Many argue that renting separate office space from home is worthwhile – that it helps you to become more productive, impresses clients, and generally makes you look more professional.

I would challenge this view by asking you this – would you rather pay a chunk out of your profits each month for the privilege of having an office? Or would you prefer to sleep better at night, work less, ditch the commute and enjoy more time to do whatever you want?

Office space can be expensive. I completely understand the reasons why many freelancers leap. Just ask yourself if it's something you need. Clients don't care where you're based, as long as you're reliable. Productivity doesn't solely rely on where you work. And if you want to appear 'professional' – get a virtual office address. Easy.

Go virtual, baby

Speaking of virtual, staying small and solo will mean you have to appear 'professional' to some extent. Having a dedicated work phone, email address, website and various other means of communication help you to stay in touch with clients; while having a virtual office allows you to keep your home address private – and in some cases, gives you access to meeting rooms and other useful facilities.

Give yourself extra flexibility by putting all files and documents in the 'cloud', so you can access your work from your laptop no matter where you're based in the world.

If you don't like the thought of working from home, consider how much you'd spend on an office in your first few months and use that budget to make a fantastic workspace at home. Posh headphones, decent computer kit, beautiful prints for your walls, vintage toys – whatever you need to make your space appealing and creative.

But if working from home isn't an option, hire a desk somewhere or find other freelancers who are willing to pool together and share the cost of a more substantial office.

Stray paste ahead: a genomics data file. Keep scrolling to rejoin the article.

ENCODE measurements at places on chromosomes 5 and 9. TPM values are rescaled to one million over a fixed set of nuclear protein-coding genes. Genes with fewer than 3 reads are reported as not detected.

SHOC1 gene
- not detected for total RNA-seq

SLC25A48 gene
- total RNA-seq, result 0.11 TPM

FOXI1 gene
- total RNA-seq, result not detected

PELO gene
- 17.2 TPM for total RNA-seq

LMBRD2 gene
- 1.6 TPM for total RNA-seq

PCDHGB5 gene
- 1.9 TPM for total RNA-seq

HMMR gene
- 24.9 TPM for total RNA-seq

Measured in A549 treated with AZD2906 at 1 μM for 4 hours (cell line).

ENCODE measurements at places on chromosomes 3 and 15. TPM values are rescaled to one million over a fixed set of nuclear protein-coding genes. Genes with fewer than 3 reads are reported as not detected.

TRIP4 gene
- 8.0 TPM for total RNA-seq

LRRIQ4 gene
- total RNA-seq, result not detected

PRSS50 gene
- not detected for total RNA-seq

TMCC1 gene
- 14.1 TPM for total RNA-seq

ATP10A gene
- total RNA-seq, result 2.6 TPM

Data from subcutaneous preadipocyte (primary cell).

Get the right tools and resources

Your accounting, invoicing, general admin – the way you store files, the software subscriptions you use, the documents you send to clients – these should be under constant review.

You always want to be improving how you operate so that you can become more efficient, productive and profitable. Here are some of my own recommended tools and resources to help you run a successful freelance business:

1. FreeAgent: It's one of the best online accounting software solutions out there. It lets you nail the daily admin, covering expenses, payroll, time-tracking, estimates, invoices – and even hooks up to your bank accounts to help you manage cash flow and project profitability. It's not free, but it has a superb referral scheme that gives you a 10% discount every time someone signs up as a member. Refer enough people, and you can get FreeAgent for free. From £19 per month.

2. 1Password: Keep all your passwords secure and easily managed with 1Password. Add the extension and app to your devices, and never forget a password ever again. $5 per month or one-time purchase $64.99.

3. Google Drive: Drive starts you with 15 GB of free Google online storage so that you can keep designs, drawings, recordings, photographs and documents all in one place. Even better, it's accessible on the move as well. Completely free.

4. Slack: Slack is a messaging app for teams, so you can collaborate with your freelance buddies and avoid email threads altogether. Completely free.